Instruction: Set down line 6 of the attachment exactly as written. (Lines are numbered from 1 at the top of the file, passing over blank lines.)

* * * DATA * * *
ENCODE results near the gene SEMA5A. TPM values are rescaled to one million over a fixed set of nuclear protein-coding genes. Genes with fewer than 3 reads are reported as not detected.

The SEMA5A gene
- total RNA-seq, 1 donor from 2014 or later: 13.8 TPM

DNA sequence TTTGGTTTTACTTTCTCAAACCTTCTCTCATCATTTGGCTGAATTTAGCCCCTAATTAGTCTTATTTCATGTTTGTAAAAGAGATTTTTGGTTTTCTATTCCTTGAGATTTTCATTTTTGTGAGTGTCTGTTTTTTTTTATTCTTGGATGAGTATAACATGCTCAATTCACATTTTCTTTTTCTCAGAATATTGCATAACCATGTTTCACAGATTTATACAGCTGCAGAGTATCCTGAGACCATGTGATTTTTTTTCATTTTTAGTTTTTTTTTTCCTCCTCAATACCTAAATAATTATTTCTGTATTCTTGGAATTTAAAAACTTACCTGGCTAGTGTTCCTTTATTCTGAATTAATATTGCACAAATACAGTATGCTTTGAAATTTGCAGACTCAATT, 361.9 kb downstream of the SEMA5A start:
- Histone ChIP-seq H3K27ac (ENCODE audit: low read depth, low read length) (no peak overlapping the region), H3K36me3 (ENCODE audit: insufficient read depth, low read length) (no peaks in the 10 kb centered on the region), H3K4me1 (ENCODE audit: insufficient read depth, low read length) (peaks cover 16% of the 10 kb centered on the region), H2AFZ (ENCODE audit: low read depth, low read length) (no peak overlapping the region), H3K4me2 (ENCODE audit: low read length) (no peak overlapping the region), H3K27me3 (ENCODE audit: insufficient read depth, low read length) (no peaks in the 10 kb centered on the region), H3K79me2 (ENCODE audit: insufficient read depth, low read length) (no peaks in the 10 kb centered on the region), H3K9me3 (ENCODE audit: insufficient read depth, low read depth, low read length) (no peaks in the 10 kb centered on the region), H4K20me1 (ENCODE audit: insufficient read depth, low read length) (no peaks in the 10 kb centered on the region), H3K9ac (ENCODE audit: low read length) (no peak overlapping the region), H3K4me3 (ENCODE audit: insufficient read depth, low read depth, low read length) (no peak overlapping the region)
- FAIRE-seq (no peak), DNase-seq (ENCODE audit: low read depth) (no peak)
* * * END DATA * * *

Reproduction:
- FAIRE-seq (no peak), DNase-seq (ENCODE audit: low read depth) (no peak)